I was 9 in 1969 and a child of the Apollo moon-landings, the film 2001 A Space Odyssey (more of which later), and TV. The time is significant because between then and my early teenage years my TV viewing was filled with the sci-fi fantasies (and re-runs) of Star Trek, the Gerry Anderson productions Thunderbirds, Stingray, Captain Scarlett, Joe 90, UFO, and Space 1999, and the Irwin Allen productions The Time Tunnel, Lost in Space, and Voyage to the Bottom of the Sea. In the background, lights blinking in seemingly meaningful patterns, were the computers, banked in serried rows behind the human actors. (I recently found out that all the computers in the Allen films were the same ex-US Air Force air-defence computer).
These images also found their echo in my brief flirtation with the electronic-prog-rock group Tangerine Dream: when I saw them live I gazed, not at the performers, but at the rhythmic lights of the Moog sequencers.
Such was my fascination that I remember asking my bewildered dad, who was a wood-carver and joiner by trade, for help in building a computer (I don’t remember if we ever did build a replica, although I do remember us building a satellite out of wood and tin foil).
It is perhaps telling that the most magnificent and startling computer did not have tapes or blinking lights. In Stanley Kubrick’s 1968 film 2001: A Space Odyssey (Arthur C. Clarke wrote the novel at the same time), the single camera eye of the initially benevolent computer HAL came to symbolize its terrifying implacability when it murders most of the space crew. The film has, in all sorts of ways, left its mark on me. But it is striking that HAL was not left as a homicidal nemesis. In a scene of considerable poignancy, the surviving crew-member, Dave Bowman, pulls out HAL’s circuit boards. As more and more boards are pulled out, HAL says “Dave. Stop. … I’m afraid. … My mind is going. I can feel it’ and when it slowly sings a song it had been taught, it regresses to a kind of childhood.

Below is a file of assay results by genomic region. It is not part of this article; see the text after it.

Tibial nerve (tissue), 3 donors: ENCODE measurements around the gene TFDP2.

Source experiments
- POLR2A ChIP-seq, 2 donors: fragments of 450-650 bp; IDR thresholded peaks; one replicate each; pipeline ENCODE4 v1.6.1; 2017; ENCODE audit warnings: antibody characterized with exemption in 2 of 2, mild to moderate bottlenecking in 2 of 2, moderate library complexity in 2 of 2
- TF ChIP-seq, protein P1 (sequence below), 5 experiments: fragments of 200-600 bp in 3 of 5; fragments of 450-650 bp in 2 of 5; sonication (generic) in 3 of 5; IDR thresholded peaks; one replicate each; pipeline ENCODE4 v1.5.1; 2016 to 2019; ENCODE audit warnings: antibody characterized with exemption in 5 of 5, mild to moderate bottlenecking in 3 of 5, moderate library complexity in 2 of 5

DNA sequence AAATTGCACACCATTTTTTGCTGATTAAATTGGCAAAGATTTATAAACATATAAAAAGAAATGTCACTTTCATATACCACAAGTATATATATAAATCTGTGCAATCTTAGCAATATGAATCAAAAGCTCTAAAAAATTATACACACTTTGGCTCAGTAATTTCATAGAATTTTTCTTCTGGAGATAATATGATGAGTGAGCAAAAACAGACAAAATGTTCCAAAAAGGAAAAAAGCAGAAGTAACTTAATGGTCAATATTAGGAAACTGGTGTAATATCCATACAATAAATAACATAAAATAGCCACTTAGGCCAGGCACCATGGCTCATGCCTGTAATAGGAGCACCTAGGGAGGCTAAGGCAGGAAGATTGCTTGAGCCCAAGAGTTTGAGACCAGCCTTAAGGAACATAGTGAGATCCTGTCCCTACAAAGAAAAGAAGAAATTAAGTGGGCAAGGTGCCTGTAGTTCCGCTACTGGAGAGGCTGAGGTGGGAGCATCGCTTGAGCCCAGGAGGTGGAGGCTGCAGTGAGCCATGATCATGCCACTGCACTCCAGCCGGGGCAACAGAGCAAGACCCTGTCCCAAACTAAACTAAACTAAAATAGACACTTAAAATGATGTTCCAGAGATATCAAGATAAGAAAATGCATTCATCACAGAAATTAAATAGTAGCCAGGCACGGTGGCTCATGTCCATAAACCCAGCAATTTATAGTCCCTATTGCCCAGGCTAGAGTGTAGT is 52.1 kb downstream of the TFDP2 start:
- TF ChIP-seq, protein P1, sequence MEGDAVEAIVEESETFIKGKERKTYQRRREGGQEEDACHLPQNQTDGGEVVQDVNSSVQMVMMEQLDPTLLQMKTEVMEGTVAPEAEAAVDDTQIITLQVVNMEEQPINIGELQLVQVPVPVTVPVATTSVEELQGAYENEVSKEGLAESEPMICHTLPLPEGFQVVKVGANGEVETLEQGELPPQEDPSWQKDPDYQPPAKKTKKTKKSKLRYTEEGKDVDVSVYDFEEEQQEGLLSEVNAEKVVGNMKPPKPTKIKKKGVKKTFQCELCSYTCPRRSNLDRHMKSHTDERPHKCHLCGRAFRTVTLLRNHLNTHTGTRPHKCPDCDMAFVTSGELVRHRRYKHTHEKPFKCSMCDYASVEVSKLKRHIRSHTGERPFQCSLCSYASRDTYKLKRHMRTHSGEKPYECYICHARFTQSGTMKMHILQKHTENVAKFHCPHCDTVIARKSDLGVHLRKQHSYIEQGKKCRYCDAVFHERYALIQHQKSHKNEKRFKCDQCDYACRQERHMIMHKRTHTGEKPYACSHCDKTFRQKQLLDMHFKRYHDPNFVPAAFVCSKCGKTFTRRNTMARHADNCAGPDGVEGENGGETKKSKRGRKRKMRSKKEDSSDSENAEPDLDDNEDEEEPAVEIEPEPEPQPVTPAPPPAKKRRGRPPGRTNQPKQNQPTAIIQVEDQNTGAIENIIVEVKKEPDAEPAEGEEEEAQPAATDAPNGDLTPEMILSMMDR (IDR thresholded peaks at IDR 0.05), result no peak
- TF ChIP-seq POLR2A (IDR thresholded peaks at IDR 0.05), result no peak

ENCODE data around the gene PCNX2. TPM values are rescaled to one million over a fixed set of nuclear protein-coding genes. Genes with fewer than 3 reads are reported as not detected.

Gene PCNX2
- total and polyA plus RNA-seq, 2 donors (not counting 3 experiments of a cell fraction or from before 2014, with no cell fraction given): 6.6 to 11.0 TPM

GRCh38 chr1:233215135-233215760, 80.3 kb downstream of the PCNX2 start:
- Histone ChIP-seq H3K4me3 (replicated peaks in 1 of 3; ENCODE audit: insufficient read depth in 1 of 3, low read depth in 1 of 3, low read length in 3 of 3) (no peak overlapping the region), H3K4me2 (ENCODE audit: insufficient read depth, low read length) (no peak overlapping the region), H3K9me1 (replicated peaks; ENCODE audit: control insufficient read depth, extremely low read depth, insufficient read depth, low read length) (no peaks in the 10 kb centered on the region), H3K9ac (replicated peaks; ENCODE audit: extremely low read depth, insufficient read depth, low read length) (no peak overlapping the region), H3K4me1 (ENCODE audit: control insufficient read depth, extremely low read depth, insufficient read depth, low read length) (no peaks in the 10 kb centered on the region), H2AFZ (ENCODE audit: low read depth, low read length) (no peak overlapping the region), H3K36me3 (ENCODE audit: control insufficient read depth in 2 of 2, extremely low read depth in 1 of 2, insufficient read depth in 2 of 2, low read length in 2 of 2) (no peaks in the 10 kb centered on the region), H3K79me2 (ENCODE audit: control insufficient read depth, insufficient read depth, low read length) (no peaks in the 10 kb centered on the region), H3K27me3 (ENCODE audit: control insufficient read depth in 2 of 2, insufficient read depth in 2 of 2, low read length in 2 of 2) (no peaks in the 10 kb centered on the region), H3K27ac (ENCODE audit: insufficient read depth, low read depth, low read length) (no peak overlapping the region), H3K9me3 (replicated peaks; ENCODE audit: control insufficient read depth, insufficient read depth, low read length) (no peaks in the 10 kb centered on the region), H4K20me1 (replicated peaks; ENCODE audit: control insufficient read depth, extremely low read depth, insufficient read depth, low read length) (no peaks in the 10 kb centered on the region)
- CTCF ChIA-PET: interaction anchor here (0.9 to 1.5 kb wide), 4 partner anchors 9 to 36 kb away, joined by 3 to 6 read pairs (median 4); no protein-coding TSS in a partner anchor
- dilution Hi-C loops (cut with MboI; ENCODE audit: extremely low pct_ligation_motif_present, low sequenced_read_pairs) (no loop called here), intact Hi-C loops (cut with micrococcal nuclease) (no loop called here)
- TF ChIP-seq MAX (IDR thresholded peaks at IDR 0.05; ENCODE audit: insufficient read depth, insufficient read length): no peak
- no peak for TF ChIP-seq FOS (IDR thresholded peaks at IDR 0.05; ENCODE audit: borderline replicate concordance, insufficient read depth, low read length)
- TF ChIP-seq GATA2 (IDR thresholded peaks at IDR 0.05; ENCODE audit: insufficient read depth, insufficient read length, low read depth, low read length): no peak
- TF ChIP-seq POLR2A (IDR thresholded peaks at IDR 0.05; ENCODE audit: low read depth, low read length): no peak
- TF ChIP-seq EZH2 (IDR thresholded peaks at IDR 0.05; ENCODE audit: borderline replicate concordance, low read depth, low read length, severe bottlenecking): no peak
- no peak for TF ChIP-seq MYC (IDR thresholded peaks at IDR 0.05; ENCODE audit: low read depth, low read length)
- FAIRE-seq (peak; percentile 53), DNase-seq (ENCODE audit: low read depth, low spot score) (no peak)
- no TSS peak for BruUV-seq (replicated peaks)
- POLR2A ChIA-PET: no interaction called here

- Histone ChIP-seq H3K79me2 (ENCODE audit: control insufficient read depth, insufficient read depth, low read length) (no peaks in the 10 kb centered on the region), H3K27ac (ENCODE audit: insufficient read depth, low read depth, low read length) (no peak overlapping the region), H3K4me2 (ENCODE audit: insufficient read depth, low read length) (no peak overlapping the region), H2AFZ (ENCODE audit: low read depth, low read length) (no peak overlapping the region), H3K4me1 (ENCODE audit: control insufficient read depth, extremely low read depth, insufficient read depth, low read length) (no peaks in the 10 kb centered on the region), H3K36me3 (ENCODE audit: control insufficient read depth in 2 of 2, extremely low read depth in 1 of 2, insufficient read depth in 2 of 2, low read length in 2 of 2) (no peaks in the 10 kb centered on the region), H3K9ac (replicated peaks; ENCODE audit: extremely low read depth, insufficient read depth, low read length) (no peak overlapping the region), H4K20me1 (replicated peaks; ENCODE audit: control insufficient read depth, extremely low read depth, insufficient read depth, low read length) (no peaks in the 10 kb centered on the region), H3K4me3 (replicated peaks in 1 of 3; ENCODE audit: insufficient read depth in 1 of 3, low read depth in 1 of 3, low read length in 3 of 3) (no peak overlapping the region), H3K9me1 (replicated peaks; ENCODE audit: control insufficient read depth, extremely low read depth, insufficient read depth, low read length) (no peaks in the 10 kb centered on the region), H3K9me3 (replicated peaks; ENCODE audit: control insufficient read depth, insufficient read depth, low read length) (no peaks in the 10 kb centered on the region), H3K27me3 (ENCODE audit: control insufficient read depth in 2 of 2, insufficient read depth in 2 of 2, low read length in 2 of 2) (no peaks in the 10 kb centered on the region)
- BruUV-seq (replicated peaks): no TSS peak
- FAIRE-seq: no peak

Unlike the more recent films and a TV series about artificial intelligence and consciousness – Artificial Intelligence, I, Robot, Her, Ex_Machina, Humans) – this scene does not depend upon humanoid features to enable a leap of empathy. It’s a difficult trick to pull off, generating that connection for a machine that is both terrifying and awe-inspiring (and just look at my own anthropomorphic language). There is also an uneasy feeling that we are being pulled ever-so-slightly off-centre – but it is a hallmark of Clark’s fictions, and Kubrick’s film, that such human decentring is accompanied by feelings of the sublime.
After becoming a radio amateur and working as a telecommunications engineer the arc of my life swung away from electronica to embrace acting, punk, forming a band, going to University, becoming a lecturer in English literature. Now embedded in the humanities and fascinated by the impact of the digital humanities, and almost permanently glued to my very own computer, I find the old interests coming back, the arc re-connecting my fascination with humans and technology. I’m not sure, even now, where it will lead, but I feel again that peculiar off-centred-ness and excitement.